Apr 2011 17

Development in the Port of Vancouver

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Port of Vancouver by Karen Morris Port of Vancouver by Karen Morris

It seems that conditions in the Port of Vancouver are quite favourable lately. According to the annual Port RePort, presented by executive director Larry Paulson, the port created up to 100 construction jobs in 2010, thanks to its extensive plans to build approximately seven miles of loop rail track at Terminal 5. This seven-mile section is just a part of the bigger, $150 million, 27-mile planned expansion of rail tracks in order to speed up cargo handling.

More than 240 construction workers are to be hired to complete the $40 million infrastructure projects in 2011 and 2012. As the Terminal 5 building is completed, port officials anticipate the creation of about 1,000 permanent jobs.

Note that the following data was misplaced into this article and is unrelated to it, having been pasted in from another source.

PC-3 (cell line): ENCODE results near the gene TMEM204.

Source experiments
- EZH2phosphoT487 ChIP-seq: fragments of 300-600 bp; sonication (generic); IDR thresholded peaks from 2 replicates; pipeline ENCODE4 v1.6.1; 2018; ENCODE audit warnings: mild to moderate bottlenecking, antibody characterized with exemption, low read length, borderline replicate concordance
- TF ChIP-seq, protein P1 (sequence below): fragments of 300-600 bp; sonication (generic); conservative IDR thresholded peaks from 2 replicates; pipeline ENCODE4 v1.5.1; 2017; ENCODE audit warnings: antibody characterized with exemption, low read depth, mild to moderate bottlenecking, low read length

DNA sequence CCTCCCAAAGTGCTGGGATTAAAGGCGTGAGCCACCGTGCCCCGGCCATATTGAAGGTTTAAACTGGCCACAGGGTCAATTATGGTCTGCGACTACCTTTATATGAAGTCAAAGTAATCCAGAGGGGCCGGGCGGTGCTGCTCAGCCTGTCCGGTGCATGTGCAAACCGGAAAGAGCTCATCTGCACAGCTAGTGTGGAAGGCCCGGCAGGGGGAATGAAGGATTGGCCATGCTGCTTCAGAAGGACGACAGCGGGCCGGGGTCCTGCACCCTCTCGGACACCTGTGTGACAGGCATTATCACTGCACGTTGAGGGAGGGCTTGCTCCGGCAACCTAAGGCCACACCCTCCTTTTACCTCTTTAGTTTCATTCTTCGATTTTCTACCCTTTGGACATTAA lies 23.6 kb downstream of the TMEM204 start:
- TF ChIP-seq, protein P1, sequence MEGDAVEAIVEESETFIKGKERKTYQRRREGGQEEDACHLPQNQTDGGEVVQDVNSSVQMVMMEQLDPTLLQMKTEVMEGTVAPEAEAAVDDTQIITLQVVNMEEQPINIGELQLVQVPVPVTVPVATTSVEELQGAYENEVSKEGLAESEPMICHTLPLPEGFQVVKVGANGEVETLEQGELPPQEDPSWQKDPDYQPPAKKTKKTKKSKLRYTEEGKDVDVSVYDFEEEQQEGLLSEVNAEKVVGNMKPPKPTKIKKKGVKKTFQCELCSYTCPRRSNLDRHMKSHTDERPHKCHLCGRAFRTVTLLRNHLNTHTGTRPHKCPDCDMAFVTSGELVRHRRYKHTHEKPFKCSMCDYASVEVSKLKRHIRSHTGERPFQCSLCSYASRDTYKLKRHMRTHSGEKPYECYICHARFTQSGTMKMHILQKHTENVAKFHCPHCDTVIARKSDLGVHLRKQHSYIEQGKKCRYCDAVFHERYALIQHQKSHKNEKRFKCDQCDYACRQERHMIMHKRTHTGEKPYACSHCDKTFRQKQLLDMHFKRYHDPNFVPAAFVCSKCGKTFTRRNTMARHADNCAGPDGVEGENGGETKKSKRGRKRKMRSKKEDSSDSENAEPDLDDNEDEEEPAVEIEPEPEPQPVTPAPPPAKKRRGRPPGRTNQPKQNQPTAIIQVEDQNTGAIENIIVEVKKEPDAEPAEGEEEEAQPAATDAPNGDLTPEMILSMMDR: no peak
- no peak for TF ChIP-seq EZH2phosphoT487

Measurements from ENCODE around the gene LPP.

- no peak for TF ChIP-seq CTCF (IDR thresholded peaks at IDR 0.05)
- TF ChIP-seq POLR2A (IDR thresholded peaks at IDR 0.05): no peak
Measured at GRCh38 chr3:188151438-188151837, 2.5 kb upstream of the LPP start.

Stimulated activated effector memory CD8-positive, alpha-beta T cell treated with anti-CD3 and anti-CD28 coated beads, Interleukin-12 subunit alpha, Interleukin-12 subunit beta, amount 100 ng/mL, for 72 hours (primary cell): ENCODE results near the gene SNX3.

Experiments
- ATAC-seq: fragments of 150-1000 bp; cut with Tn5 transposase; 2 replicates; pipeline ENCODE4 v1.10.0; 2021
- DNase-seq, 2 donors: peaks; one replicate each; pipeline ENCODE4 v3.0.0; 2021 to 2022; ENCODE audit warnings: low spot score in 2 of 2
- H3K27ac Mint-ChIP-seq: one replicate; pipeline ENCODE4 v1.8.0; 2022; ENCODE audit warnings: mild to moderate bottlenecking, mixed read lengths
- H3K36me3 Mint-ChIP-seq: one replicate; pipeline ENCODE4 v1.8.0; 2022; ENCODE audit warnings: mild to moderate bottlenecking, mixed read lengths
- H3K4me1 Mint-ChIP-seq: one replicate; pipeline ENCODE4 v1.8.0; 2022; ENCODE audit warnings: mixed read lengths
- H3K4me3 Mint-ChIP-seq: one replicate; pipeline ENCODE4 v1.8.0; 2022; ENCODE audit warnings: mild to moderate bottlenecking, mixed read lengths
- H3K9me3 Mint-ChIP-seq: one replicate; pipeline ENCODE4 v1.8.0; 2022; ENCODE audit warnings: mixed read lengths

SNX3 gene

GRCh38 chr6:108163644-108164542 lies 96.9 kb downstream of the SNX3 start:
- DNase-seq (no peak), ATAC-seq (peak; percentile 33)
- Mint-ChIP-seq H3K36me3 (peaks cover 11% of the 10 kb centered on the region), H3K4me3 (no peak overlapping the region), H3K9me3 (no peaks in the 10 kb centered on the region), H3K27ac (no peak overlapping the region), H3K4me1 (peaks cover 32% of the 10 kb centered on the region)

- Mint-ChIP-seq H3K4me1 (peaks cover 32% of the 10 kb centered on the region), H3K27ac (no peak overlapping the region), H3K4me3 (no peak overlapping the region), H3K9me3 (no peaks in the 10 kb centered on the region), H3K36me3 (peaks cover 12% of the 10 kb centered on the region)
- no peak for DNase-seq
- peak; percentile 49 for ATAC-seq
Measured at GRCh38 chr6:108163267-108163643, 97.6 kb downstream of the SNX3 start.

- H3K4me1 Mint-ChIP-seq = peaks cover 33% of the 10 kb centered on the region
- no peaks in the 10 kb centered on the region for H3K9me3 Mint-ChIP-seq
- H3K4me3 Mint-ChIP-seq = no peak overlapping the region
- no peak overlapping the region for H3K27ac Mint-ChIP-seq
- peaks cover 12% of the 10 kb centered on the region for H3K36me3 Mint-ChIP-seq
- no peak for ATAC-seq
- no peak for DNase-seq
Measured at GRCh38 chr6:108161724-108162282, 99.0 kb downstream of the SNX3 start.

Jobs are not the only benefit of the project. Net cargo tonnage was raised by 19 per cent up to 5.7 million metric tons in 2009. There was more than a 16 per cent increase in imports over the 2009-2010 period — up to 831,530 metric tonnes. The Port of Vancouver’s exports grew even more rapidly, reaching an average growth of 19.5 per cent over 2009 and 4.9 million metric tonnes, compared to the initial 4.1 million metric tonnes.

This success is the result of years of hard work and extensive planning. The development of the rail track system started in 2005, when it was found to be out-of-date, and the port’s management decided to expand it to meet the needs of its tenants. The final stages of the West Vancouver Freight Access project are planned for 2017, creating approximately 4,000 construction jobs along the way.

According to Paulson, the port is largely supporting the deepening of the Columbia River channel that will expand the possibilities for river transportation and trade. “Our river system is sending a global signal that we’re open to business,” he said.

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